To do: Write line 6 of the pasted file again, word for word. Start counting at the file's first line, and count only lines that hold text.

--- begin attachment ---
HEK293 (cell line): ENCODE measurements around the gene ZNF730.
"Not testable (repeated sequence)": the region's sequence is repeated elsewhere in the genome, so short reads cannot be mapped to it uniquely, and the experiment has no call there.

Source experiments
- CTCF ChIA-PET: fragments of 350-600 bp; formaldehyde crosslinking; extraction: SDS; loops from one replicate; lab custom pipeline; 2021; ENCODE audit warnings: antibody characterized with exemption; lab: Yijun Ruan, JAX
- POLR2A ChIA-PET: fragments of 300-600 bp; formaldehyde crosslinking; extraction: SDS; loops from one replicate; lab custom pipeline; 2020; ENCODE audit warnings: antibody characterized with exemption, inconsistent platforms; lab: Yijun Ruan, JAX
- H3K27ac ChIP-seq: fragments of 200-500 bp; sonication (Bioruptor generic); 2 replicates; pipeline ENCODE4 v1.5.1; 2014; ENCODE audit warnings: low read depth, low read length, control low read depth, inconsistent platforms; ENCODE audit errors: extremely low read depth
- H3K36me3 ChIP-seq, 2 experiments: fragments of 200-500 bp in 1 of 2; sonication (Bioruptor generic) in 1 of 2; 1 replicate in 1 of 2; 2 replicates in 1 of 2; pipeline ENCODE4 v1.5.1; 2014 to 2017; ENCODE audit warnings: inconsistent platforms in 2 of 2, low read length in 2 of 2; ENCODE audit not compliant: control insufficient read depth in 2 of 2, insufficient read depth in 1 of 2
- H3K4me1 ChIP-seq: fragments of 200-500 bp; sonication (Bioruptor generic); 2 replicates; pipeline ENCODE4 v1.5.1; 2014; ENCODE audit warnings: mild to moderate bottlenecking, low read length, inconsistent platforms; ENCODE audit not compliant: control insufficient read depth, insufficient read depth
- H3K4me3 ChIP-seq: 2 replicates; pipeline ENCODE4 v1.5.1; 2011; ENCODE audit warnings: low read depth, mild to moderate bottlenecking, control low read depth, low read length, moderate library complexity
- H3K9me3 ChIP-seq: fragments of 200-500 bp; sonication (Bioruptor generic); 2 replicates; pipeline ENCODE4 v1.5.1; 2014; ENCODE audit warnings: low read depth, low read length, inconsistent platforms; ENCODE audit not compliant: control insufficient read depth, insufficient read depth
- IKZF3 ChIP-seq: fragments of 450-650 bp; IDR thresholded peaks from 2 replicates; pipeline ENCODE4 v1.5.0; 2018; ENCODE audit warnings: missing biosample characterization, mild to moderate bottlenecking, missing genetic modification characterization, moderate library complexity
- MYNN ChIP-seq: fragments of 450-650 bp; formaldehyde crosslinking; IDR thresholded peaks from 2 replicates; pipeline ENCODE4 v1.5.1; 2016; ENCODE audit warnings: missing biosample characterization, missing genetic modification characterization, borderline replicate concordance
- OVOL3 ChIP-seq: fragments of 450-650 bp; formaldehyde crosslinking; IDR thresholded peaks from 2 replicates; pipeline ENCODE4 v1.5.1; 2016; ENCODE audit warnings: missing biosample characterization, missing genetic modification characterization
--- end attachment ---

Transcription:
- H3K27ac ChIP-seq: fragments of 200-500 bp; sonication (Bioruptor generic); 2 replicates; pipeline ENCODE4 v1.5.1; 2014; ENCODE audit warnings: low read depth, low read length, control low read depth, inconsistent platforms; ENCODE audit errors: extremely low read depth